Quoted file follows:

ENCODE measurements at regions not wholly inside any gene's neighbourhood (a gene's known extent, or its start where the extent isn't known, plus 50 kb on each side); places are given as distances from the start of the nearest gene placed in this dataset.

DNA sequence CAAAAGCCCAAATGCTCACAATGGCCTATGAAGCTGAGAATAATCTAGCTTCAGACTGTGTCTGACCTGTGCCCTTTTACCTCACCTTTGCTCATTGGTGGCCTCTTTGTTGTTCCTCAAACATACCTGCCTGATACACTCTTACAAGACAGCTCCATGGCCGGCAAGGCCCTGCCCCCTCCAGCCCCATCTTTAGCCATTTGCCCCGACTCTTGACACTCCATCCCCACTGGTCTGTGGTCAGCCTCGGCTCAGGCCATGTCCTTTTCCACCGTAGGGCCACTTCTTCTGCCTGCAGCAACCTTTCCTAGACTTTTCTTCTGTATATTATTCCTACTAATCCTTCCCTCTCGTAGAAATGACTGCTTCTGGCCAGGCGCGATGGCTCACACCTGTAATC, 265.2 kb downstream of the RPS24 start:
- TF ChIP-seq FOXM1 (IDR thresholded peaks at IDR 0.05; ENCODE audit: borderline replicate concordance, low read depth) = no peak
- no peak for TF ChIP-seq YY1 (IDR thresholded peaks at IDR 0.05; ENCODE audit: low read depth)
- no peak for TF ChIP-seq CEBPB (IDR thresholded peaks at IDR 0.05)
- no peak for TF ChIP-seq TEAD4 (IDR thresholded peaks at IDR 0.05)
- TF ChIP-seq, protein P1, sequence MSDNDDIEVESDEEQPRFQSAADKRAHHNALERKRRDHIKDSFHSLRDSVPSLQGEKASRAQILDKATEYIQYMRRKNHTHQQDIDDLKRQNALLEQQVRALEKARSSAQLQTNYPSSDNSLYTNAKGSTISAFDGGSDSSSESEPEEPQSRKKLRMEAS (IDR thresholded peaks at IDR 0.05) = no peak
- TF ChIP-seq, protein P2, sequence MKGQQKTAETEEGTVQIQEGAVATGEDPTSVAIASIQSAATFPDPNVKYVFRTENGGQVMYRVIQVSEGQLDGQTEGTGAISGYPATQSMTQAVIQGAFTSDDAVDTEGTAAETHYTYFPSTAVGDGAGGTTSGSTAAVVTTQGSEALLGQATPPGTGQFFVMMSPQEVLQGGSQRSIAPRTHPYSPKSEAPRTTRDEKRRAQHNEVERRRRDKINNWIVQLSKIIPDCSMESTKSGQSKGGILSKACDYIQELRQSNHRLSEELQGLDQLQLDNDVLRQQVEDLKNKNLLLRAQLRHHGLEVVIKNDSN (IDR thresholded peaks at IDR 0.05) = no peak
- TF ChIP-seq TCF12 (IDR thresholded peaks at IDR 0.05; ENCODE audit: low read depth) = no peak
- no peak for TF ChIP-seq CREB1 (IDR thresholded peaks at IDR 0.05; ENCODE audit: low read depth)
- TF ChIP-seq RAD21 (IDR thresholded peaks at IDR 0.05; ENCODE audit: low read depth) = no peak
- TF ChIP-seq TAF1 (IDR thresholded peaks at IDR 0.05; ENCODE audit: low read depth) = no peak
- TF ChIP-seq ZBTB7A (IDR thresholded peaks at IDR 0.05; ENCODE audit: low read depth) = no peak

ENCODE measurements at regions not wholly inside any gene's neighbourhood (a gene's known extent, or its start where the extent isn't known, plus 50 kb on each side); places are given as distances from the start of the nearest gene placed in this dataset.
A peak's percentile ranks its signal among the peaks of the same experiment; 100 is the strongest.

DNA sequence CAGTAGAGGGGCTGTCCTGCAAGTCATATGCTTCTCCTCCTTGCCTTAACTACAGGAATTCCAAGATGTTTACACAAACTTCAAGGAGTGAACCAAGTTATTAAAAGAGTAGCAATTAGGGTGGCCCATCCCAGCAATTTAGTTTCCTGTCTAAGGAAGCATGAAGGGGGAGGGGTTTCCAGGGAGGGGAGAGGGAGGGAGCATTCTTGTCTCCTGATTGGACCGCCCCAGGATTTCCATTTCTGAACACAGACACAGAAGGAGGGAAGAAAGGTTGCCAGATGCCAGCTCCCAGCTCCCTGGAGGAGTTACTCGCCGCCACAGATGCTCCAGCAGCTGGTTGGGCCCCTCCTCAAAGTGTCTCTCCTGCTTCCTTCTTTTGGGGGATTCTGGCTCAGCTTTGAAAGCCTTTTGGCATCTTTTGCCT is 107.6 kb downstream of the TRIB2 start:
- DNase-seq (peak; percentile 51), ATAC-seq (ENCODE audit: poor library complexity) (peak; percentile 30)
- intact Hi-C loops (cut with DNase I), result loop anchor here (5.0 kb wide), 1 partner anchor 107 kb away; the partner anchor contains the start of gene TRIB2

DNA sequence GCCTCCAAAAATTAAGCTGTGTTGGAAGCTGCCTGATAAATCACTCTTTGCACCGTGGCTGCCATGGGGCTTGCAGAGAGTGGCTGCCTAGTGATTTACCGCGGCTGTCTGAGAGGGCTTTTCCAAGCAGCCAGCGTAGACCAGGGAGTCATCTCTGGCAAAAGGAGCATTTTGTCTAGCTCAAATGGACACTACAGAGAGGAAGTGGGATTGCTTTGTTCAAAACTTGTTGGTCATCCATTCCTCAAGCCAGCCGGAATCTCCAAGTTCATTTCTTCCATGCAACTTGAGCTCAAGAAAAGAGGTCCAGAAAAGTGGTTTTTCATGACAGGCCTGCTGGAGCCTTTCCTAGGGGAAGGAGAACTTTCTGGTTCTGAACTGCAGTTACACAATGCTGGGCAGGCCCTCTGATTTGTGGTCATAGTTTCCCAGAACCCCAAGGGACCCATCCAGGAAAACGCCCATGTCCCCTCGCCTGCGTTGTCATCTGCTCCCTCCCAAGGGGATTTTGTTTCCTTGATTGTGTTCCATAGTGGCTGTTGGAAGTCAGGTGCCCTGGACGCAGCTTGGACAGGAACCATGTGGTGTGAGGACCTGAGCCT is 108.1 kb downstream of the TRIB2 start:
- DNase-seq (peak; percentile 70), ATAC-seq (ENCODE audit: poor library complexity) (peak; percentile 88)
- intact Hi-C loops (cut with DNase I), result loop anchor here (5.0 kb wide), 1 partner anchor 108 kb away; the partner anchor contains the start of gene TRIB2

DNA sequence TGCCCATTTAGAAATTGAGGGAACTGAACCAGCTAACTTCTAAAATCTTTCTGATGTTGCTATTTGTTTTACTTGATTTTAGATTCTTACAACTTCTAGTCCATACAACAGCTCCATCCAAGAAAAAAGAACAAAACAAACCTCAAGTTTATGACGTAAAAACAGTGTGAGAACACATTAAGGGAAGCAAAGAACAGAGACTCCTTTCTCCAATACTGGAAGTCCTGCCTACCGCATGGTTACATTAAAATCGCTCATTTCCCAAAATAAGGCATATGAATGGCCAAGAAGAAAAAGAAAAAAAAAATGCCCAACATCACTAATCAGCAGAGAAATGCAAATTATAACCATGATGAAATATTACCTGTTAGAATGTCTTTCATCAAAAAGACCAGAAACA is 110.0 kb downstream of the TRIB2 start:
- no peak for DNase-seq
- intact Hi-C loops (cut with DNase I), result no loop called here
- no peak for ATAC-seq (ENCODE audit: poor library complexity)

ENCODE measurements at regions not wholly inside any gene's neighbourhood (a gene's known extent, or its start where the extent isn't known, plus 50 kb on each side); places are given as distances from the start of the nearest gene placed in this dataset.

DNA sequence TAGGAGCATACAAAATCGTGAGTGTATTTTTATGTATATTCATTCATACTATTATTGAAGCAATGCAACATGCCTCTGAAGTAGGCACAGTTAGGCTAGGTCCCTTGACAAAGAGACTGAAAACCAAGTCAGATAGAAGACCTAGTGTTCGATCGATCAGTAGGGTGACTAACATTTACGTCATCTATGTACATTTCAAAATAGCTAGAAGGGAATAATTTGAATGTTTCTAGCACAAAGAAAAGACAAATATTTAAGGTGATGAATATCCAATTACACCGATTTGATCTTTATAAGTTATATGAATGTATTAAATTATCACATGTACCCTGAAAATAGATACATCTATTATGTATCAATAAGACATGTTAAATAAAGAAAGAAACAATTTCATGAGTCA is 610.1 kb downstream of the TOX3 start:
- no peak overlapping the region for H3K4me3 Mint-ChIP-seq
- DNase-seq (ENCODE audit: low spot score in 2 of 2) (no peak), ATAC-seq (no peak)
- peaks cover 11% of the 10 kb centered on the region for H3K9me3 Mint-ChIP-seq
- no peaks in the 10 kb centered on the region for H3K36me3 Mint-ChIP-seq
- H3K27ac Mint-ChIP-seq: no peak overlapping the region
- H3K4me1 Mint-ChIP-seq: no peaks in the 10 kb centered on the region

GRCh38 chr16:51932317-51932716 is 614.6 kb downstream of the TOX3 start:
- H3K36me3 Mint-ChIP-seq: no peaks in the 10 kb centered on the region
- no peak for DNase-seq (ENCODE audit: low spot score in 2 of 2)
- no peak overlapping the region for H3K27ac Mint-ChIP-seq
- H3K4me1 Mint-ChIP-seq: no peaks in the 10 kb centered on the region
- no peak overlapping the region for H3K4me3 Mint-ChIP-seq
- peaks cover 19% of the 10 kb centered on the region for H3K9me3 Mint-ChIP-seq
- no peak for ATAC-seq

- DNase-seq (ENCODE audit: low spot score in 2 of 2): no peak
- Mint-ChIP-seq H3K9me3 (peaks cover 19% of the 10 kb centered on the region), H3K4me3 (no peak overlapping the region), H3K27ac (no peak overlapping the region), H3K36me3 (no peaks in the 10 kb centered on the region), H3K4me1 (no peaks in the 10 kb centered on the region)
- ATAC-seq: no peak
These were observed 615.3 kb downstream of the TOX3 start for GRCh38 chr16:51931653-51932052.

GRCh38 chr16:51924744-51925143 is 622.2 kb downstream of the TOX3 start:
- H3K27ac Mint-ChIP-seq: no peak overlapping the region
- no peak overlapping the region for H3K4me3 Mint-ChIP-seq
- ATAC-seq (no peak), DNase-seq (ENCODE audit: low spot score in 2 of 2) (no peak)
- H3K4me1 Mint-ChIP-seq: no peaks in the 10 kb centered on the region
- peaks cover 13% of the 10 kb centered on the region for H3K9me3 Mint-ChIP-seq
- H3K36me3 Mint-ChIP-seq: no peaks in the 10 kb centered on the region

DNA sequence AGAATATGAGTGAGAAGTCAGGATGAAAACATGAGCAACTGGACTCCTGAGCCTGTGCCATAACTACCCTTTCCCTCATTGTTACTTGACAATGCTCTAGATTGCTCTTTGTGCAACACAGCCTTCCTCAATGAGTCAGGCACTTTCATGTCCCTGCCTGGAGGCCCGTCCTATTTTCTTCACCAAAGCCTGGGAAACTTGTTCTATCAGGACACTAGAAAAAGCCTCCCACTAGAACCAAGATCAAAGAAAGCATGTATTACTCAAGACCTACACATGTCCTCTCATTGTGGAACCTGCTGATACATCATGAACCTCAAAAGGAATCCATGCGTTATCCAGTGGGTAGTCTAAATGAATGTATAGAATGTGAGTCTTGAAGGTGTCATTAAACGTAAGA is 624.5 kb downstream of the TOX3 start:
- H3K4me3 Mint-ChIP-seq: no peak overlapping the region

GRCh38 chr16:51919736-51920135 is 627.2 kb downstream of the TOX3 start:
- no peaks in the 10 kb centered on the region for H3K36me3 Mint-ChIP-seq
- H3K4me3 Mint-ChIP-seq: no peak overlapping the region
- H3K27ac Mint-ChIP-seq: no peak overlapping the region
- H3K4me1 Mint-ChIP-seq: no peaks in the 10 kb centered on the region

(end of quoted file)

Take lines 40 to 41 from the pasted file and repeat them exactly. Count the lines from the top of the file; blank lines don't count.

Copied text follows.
- peaks cover 19% of the 10 kb centered on the region for H3K9me3 Mint-ChIP-seq
- no peak for ATAC-seq